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I have a web server/database/domainController. I notice that ports 137 and 138 on the public IP AND private IP are open on all machines there are also other open ports on 0.0.0.0.(ie. 135, 2002)

Can and should I close 137-139 on the public IP only? will that interfere with any services.

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2 Answers 2

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Listening services should be explicitly enabled not implicitly as is the case with core services on most servers. If you don't need ports 137,138, etc then disable the services so they aren't listening. Google "disable netbios over tcp". You can disable netbios services on a per Network Adapter basis. So disable them on the WAN for sure.

First google result:

http://www.petri.co.il/disable_netbios_in_w2k_xp_2003.htm

Also, as was stated previously you should only listen publicly on your webserver and only on those ports you are actually using. Use the windows host-based firewall to drop everything except tcp requests to http(80), https(443), DNS(53)(UDP).

Also, is this internal network solely your own? If it is shared with other "dedicated" server customers or other departments you may wish to limit access by source IP on the internal interface to any netbios, core windows services.

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By network adapter yo mean the "interface type" option ("remote access") or somewhere else? –  zsharp Feb 8 '10 at 4:20
    
It sounds like you have two network interfaces (NICS), one being a WAN for public access to the server, and one being a LAN for internal communication between your servers. The listening ports 137,etc can be disabled/enabled on a per NIC basis. The link I included will walk you through disabling them for your WAN NIC. The steps are more or less similar for 2k8. –  CarpeNoctem Feb 8 '10 at 4:28
    
i disabled for wan, but what about lan with active directory? DO I need Netbios for ACtive Directory? Ports 137-9 in the windows firewall were automatically opened upon installation of AD. –  zsharp Feb 8 '10 at 5:24
    
I am not a NetBIOS guru but you most likely should leave them open if you are using AD. They are used for WINS as well as NetBIOS (I believe). hostname resolution and the other services that use NetBIOS and WINS will probably be used for mapping drives and the like. You can always limit which servers on the lan have access to those ports by using the source IP filterings available within the host-based windows firewall. –  CarpeNoctem Feb 8 '10 at 5:36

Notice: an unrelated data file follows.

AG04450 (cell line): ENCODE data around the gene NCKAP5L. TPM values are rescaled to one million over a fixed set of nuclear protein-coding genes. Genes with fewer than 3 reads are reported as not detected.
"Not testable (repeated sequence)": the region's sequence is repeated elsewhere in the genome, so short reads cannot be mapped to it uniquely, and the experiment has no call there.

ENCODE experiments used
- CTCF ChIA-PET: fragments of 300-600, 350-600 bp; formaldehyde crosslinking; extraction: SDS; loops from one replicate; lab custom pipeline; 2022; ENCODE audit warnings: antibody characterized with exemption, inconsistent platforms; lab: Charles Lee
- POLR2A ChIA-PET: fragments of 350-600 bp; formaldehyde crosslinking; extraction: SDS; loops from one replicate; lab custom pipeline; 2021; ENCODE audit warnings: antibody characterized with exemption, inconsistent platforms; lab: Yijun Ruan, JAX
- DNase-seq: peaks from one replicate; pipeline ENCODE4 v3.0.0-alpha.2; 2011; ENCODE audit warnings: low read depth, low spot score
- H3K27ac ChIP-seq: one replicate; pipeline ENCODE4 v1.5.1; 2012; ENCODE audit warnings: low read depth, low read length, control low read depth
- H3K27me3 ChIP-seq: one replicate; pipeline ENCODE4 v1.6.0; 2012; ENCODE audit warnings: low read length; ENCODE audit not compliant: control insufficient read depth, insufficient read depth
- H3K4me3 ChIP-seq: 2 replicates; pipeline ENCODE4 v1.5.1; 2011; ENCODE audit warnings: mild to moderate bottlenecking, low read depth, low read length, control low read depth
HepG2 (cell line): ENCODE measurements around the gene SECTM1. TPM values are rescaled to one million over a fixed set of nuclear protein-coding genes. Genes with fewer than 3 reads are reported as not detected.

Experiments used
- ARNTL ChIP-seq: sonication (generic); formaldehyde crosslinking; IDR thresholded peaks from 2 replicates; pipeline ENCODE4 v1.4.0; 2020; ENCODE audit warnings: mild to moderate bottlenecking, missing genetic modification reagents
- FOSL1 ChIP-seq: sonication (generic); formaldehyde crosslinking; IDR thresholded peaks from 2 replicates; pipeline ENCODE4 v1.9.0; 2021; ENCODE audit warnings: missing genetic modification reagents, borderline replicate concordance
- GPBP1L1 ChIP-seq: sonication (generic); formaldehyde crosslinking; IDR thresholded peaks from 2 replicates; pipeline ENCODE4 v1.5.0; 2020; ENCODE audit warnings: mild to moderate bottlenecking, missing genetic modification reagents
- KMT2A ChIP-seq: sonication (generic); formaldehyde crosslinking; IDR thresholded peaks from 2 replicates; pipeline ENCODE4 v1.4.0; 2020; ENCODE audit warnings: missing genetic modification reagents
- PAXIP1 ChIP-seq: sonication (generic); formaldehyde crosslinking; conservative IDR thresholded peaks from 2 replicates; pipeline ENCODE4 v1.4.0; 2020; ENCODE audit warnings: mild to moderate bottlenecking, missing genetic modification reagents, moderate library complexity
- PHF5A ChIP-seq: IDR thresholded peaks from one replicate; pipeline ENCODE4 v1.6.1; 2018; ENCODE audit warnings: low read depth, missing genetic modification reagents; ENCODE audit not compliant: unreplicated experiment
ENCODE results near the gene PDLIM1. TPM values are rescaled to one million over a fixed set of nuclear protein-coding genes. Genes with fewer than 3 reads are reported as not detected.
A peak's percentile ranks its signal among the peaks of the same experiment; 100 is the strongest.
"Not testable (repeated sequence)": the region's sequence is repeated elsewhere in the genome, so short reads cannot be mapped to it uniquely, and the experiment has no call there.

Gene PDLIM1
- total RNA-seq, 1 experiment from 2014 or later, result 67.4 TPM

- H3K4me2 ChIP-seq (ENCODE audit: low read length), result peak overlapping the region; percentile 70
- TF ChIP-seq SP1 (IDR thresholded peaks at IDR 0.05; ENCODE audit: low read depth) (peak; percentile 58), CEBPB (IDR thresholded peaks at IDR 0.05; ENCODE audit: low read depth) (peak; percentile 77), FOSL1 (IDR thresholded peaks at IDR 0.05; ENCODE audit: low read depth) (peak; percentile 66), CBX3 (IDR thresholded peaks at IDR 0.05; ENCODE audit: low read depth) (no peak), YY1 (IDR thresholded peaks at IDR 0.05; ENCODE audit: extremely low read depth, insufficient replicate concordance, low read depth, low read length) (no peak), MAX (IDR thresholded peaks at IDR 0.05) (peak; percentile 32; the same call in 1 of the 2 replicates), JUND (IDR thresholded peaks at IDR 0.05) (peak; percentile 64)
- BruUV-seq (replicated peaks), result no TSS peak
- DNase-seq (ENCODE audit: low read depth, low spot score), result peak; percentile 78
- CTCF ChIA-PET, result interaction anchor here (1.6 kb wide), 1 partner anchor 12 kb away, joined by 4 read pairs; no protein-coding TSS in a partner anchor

You can absolutely disable NetBIOS (and it's recommended as modern TCP/IP networks will use DNS for name resolution), but check for any old network printers or if you have Win95/98 machines and/or any old hardware that may rely on it. You can use a Vendor Class in MS DHCP to disable NetBIOS over TCP (and you can easily do it via a GP script; google it). –  gravyface Apr 10 '10 at 13:06

This is based purely on the info you've given and I can't cater for things outside of your description as it stands:

You should lock down the external interface so that the only machine with outbound access is the web server, on ports 80 and 443 (if you serve SSL pages)

If you internal AD DNS needs to resolve external DNS entries you may also need to open port 53 between it and the web.

For clarification: are you talking about lock-downs in place on the Windows firewall itself? If so, check the settings on the hardware firewall between these servers and the internet link. That's the most common place to lock down network traffic, and you don't need to duplicate those rules on the local boxes.

To be clear though, you should absolutely restrict internet access on ports 137-139. Check port 445 as well!

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windows firewall only. on the webserver, it doesnt matter that the private ip (192.X>X>X) has these ports open correct? –  zsharp Feb 8 '10 at 3:36
    
Almost always true, but this depends on how the network is configured. If there's a device on the edge of your network that is NATing through to that internal IP, you can still be compromised without a public IP bound locally on the box. –  Chris Thorpe Feb 8 '10 at 4:14

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